Regulators offer CECL guidance to aid industry's adoption
WASHINGTON — Four federal regulators have proposed an interagency policy statement intended to support implementation of the Current Expected Credit Losses accounting standard.
The proposed policy statement issued by the Federal Reserve, the Federal Deposit Insurance Corp., the Office of the Comptroller of the Currency and the National Credit Union Administration describes CECL methodologies for determining allowances for credit losses “applicable to financial assets measured at amortized cost.”
Those assets would include loans held-for-investment, net investments in leases, held-to-maturity debt securities and certain off-balance sheet exposures.
The new standard developed by the Financial Accounting Standards Board, which essentially requires bankers to consider expected losses at closing over the entire life of a loan, has been much derided by the industry, particularly community banks. But the four prudential regulators will be responsible for enforcing it in their supervision of financial institutions.
"This proposed policy statement is intended to promote consistency in the interpretation and application of the ... [FASB's] credit losses accounting standard," the four agencies said in a joint press release.
The statement also would update prior concepts related to existing allowances for loans and leases that would remain relevant after CECL is adopted. After the standard goes into effect, the agencies plan to rescind original policy statements that will become outdated, the regulators said in their proposal.
The proposed policy statement would go into effect when a financial institution adopts the CECL standard.
The agencies are asking for public comment on whether the proposed policy statement appropriately describes the measure of expected credit losses under CECL, and if it clearly communicates supervisory expectations for validating expected credit loss estimation processes.
Comments on the proposal will be accepted 60 days after it is published in the Federal Register.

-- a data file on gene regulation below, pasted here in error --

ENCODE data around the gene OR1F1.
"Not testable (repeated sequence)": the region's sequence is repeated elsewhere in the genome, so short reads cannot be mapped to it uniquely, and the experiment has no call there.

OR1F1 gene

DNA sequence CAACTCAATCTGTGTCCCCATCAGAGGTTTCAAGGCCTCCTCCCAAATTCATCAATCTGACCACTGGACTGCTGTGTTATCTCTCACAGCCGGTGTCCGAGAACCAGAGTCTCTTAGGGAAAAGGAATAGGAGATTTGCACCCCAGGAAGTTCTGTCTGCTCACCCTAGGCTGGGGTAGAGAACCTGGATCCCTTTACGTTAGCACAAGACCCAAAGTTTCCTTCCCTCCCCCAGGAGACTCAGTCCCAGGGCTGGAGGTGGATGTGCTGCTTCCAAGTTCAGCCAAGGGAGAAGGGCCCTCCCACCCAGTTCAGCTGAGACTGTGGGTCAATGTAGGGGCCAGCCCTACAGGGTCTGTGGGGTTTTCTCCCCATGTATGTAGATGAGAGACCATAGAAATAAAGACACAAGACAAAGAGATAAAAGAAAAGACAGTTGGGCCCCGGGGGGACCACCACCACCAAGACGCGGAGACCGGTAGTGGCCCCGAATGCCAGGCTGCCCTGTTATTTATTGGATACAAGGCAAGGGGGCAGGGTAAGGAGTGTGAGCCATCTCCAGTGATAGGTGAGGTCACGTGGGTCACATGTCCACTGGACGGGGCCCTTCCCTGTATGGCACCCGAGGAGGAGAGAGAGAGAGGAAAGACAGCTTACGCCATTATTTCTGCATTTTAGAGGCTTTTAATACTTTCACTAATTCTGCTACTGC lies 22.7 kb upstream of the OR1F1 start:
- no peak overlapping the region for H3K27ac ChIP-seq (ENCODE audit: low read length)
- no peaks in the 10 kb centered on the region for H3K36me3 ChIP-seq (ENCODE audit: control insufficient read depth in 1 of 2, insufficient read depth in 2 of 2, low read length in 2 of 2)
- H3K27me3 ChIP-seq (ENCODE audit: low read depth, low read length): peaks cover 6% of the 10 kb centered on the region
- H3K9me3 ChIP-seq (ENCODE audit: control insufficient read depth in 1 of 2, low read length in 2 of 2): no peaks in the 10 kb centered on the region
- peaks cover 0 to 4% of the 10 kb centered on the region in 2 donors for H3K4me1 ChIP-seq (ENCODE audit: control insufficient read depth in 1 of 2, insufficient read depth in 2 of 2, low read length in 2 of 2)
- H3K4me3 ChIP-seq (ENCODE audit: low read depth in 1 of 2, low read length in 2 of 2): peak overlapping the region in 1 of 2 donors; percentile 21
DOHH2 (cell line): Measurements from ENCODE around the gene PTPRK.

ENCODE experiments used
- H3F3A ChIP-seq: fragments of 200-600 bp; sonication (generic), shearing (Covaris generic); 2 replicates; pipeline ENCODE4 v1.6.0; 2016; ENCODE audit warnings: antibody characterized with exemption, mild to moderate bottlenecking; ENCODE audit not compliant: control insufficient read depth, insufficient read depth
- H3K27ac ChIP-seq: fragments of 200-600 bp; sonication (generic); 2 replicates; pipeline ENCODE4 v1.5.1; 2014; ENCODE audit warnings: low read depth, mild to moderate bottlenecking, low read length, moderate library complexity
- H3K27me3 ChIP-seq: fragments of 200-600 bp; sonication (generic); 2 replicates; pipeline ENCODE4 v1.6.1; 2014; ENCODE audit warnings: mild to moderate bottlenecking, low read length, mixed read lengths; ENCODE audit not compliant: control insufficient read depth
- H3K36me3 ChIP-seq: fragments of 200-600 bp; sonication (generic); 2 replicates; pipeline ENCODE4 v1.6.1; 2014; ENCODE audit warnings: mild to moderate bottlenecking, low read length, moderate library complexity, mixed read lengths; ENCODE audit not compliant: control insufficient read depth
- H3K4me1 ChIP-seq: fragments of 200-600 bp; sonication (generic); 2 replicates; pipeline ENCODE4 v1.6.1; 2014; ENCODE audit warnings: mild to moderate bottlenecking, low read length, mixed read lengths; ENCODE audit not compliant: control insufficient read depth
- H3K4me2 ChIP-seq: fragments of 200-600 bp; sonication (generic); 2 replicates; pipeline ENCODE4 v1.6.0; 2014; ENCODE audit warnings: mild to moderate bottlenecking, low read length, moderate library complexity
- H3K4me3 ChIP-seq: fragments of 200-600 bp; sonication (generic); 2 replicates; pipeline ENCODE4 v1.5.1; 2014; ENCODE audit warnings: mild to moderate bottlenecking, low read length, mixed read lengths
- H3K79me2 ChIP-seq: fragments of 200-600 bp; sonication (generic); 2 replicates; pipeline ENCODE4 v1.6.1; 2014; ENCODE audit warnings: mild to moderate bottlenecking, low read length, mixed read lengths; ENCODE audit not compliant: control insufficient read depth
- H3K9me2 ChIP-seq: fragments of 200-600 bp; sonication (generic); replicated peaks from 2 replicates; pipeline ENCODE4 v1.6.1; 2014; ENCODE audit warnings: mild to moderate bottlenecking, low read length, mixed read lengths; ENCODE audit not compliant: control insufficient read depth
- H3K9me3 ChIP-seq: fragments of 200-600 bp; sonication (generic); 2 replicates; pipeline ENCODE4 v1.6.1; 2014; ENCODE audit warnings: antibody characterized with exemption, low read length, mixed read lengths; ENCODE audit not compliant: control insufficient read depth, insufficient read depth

FASB unanimously voted Wednesday to delay CECL implementation for most financial institutions until 2023.
Yet banks that file with the Securities and Exchange Commission, except those defined as smaller reporting companies, will still need to convert to CECL on Jan. 1, 2020. All other institutions, including private banks and credit unions, will have until 2023.
CECL is likely to result in a sea change for loan-loss accounting since it will require lenders to record all expected credit losses when a loan is booked, instead of waiting until credit deterioration becomes apparent.
Critics have raised fears that the new standard would have a procyclical effect on lending, with institutions cutting back on lending as conditions worsen, potentially exacerbating the pain of economic slowdowns.
In addition to the interagency policy statement on CECL, the four banking regulators are also asking for public comment on proposed guidance related to Credit Risk Review Systems. The guidance “presents principles for establishing a system of independent, ongoing credit risk review in accordance with safety and soundness standards,” the agencies said in the joint release.
That proposed guidance would align with the Interagency Guidelines Establishing Standards for Safety and Soundness, and would describe a broad set of practices in a financial institution to form a credit risk review system that would be consistent with safe and sound lending practices.
John Reosti contributed to this story.